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Acute Effects and Postactivation Potentiation in the Special Judo Fitness Test

Miarka, Bianca; Del Vecchio, Fabrício B; Franchini, Emerson

Journal of Strength & Conditioning Research:
doi: 10.1519/JSC.0b013e3181bf43ff
Original Research

Miarka, B, Del Vecchio, FB, and Franchini, E. Acute effects and postactivation potentiation in the special judo fitness test. J Strength Cond Res 25(2): 427-431, 2011-The purpose of this study was to compare the acute short-term effects of (1) plyometric exercise, (2) combined strength and plyometric exercise (contrast), and (3) maximum strength performance in the Special Judo Fitness Test (SJFT). Eight male judo athletes (mean ± SD, age, 19 ± 1 years; body mass, 60.4 ± 5 kg; height, 168.3 ± 5.4 cm) took part in this study. Four different sessions were completed; each session had 1 type of intervention: (a) SJFT control, (b) plyometric exercises + SJFT, (c) maximum strength + SJFT, and (d) contrast + SJFT. The following variables were quantified: throws performed during series A, B, and C; total number of throws; heart rate immediately and 1 minute after the test; and test index. Significant differences were found in the number of throws during series A: the plyometric exercise (6.4 ± 0.5 throws) was superior (p < 0.05) to the control condition (5.6 ± 0.5 throws). Heart rate 1 minute after the SJFT was higher (p < 0.01) during the plyometric exercise (192 ± 8 bpm) than during the contrast exercise (184 ± 9 bpm). The contrast exercise (13.58 ± 0.72) resulted in better index values than the control (14.67 ± 1.30) and plyometric exercises (14.51 ± 0.54). Thus, this study suggests that contrast and plyometric exercises performed before the SJFT can result in improvements in the test index and anaerobic power of judo athletes, respectively.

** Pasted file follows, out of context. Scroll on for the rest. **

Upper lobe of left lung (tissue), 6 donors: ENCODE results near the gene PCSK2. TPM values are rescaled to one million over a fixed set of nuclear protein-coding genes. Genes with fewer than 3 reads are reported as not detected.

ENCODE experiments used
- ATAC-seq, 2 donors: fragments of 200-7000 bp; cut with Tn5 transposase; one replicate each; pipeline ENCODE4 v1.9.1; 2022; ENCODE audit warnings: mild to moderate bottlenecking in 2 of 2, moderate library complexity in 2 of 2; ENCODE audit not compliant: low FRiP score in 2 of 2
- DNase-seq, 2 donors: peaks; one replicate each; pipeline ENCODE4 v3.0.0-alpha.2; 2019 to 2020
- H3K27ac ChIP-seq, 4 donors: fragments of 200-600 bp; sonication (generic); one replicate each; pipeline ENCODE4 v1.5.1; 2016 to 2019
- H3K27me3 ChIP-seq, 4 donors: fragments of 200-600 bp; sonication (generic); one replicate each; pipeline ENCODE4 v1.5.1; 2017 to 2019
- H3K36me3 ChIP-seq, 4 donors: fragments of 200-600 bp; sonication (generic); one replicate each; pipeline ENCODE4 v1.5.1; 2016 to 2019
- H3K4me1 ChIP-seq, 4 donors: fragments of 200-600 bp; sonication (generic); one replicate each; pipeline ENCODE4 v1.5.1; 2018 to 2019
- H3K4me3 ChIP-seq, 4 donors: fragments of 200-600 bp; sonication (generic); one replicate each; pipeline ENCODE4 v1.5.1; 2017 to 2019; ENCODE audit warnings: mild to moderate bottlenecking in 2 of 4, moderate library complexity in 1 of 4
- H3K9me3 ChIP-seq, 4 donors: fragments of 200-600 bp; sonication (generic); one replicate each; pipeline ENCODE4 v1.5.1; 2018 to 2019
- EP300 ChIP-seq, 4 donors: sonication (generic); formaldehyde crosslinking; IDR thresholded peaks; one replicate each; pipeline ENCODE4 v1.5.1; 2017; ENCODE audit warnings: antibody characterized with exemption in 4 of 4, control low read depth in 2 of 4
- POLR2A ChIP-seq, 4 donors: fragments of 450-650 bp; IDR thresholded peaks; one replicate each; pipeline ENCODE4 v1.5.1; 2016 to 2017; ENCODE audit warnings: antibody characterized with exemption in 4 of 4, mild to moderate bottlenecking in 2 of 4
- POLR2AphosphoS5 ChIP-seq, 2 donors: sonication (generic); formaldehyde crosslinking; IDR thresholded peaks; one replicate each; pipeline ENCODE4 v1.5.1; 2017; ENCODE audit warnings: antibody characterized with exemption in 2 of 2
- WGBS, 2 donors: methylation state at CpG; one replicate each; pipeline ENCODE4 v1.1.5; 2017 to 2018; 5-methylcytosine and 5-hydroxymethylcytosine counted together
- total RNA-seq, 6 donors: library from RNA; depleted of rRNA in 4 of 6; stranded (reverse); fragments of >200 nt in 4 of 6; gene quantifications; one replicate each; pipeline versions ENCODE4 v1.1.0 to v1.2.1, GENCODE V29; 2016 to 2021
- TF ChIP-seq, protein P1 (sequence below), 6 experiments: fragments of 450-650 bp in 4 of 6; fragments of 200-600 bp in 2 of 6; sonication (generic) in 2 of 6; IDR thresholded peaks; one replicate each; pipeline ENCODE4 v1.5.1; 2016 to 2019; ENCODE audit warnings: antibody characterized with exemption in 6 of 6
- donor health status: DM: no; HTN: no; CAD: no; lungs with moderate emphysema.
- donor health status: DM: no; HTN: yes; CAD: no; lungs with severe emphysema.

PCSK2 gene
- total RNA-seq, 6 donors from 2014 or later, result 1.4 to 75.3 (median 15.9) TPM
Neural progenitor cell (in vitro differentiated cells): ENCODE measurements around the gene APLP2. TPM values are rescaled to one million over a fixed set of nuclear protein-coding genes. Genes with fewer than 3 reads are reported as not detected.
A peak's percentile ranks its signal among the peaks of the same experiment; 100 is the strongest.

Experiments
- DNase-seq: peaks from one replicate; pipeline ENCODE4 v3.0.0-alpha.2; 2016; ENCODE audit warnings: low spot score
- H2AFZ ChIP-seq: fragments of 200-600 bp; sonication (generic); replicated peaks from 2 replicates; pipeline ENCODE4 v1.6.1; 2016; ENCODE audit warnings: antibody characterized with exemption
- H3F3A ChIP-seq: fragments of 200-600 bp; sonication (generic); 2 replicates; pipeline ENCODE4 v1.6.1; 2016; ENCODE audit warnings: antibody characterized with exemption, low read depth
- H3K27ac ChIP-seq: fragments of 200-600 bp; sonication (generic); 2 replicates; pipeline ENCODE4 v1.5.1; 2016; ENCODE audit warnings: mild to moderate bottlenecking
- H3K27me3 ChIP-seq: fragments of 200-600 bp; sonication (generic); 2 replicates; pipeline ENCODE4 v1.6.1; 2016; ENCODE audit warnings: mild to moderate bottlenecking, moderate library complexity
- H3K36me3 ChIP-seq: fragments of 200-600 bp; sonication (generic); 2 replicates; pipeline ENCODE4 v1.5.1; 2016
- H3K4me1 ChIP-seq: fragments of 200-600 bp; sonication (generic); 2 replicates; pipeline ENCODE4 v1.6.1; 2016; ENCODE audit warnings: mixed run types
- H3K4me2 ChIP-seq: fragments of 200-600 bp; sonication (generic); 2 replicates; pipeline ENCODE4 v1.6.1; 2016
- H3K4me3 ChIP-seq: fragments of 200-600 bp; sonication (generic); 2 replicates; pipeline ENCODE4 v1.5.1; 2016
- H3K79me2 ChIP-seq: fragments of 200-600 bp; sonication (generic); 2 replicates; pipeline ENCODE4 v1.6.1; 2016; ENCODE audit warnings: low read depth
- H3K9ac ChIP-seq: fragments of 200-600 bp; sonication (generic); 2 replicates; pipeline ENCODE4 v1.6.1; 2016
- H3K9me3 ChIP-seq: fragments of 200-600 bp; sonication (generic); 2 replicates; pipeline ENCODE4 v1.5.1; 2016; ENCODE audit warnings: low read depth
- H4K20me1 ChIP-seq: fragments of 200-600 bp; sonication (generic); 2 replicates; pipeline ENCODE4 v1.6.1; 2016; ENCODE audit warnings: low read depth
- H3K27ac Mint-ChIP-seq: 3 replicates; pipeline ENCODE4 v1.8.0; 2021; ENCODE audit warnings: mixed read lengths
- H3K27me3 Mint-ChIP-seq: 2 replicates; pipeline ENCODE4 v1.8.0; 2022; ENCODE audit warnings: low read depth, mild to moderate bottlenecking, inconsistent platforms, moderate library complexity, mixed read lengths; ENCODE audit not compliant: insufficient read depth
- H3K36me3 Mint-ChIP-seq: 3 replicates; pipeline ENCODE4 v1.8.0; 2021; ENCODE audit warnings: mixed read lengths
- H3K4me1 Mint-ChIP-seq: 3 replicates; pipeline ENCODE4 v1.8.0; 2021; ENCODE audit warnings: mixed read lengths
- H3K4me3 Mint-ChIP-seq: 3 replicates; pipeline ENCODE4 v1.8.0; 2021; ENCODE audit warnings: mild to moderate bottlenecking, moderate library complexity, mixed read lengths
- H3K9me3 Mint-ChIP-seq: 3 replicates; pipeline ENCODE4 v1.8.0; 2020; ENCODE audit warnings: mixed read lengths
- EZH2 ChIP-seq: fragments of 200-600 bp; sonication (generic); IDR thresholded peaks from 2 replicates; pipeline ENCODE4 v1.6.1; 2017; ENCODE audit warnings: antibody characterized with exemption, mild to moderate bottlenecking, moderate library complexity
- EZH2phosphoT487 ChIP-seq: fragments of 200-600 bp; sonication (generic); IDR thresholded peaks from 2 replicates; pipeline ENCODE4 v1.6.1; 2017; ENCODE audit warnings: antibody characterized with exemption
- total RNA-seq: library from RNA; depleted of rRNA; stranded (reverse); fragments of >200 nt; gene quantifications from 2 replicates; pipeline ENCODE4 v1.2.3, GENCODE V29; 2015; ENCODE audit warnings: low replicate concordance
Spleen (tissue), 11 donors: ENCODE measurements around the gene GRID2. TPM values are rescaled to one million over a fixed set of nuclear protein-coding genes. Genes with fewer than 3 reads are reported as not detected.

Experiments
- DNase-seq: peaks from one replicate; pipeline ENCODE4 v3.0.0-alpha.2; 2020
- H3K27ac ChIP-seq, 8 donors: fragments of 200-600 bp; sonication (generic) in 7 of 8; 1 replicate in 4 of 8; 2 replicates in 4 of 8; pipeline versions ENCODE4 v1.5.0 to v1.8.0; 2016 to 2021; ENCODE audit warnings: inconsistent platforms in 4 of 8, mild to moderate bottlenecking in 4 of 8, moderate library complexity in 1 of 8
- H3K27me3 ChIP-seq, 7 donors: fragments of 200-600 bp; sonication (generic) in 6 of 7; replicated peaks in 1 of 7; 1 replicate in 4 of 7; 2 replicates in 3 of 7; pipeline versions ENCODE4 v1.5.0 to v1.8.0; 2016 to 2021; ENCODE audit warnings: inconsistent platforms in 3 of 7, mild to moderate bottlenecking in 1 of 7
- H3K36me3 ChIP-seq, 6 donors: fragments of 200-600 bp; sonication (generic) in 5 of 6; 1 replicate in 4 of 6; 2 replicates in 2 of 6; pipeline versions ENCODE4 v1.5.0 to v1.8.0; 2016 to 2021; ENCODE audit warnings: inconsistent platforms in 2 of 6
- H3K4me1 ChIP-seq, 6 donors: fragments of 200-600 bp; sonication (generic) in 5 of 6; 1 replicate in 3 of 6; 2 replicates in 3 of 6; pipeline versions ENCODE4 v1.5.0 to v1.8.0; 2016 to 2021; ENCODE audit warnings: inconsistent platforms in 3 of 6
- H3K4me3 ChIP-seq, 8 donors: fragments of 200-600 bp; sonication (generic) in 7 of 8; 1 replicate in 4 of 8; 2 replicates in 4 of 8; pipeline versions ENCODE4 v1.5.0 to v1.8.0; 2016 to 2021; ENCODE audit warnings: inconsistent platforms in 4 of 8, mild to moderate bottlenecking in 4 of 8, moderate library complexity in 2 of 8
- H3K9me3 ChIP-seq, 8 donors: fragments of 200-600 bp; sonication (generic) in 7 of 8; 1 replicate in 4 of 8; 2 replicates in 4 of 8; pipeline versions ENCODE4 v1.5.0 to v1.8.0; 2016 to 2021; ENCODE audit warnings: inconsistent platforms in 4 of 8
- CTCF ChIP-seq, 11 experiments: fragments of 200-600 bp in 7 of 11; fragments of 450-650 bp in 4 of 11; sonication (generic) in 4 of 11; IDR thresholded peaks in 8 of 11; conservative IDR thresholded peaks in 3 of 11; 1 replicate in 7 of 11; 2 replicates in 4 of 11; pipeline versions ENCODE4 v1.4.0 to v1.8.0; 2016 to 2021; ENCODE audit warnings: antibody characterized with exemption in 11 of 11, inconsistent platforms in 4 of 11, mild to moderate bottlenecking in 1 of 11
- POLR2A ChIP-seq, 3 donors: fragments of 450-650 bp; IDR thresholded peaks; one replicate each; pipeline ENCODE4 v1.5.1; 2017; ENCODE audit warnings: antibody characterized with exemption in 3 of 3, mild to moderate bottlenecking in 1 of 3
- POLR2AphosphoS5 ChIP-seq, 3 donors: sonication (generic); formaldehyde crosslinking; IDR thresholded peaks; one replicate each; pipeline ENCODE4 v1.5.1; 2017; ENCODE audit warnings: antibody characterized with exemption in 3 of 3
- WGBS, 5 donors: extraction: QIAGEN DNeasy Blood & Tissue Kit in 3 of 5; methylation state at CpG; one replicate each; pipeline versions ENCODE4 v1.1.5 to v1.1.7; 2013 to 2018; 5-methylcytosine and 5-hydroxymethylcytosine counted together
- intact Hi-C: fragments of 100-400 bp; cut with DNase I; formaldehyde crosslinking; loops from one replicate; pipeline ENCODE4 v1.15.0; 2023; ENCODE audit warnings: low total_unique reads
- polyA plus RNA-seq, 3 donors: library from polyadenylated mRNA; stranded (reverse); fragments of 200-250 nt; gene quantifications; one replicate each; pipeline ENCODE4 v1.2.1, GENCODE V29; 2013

Author Information

Martial Arts and Combat Sports Research Group, Sport Department, School of Physical Education and Sport, University of São Paulo, Brazil

Address correspondence to Bianca miarka,;

© 2011 National Strength and Conditioning Association